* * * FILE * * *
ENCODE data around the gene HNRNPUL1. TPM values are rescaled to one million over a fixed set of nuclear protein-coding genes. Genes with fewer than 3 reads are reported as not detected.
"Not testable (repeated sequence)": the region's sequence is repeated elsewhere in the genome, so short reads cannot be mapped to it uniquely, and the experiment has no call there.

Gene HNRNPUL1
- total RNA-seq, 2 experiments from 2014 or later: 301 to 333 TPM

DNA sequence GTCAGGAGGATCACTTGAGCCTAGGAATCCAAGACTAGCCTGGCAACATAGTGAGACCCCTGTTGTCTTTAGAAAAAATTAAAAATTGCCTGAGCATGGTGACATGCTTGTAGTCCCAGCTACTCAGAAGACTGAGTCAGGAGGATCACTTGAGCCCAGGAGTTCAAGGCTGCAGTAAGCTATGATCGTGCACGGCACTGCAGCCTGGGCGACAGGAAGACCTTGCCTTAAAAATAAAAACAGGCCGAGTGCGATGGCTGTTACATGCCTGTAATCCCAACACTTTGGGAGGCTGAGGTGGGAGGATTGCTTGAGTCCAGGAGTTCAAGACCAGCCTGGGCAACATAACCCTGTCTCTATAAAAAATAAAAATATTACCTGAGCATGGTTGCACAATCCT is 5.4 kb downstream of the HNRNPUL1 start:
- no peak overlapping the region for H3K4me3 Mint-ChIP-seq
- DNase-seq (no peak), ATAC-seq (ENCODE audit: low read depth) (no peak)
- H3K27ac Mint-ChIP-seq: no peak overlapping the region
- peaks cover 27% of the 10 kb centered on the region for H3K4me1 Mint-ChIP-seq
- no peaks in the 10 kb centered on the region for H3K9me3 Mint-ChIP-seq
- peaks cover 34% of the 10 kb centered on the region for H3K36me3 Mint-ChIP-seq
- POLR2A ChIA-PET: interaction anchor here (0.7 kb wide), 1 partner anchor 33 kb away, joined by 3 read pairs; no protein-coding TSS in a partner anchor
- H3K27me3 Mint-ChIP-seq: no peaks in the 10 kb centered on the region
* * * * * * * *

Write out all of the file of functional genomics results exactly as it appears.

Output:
ENCODE data around the gene HNRNPUL1. TPM values are rescaled to one million over a fixed set of nuclear protein-coding genes. Genes with fewer than 3 reads are reported as not detected.
"Not testable (repeated sequence)": the region's sequence is repeated elsewhere in the genome, so short reads cannot be mapped to it uniquely, and the experiment has no call there.

Gene HNRNPUL1
- total RNA-seq, 2 experiments from 2014 or later: 301 to 333 TPM

DNA sequence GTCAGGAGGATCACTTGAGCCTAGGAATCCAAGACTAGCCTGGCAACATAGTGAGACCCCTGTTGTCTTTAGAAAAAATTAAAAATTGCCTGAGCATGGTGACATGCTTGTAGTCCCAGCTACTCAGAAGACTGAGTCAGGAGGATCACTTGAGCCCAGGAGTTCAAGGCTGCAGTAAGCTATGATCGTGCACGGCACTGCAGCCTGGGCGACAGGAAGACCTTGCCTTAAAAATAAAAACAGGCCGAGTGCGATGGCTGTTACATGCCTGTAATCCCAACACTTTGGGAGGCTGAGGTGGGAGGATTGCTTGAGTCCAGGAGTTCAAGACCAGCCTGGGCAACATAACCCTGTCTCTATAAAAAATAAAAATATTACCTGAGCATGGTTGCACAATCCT is 5.4 kb downstream of the HNRNPUL1 start:
- no peak overlapping the region for H3K4me3 Mint-ChIP-seq
- DNase-seq (no peak), ATAC-seq (ENCODE audit: low read depth) (no peak)
- H3K27ac Mint-ChIP-seq: no peak overlapping the region
- peaks cover 27% of the 10 kb centered on the region for H3K4me1 Mint-ChIP-seq
- no peaks in the 10 kb centered on the region for H3K9me3 Mint-ChIP-seq
- peaks cover 34% of the 10 kb centered on the region for H3K36me3 Mint-ChIP-seq
- POLR2A ChIA-PET: interaction anchor here (0.7 kb wide), 1 partner anchor 33 kb away, joined by 3 read pairs; no protein-coding TSS in a partner anchor
- H3K27me3 Mint-ChIP-seq: no peaks in the 10 kb centered on the region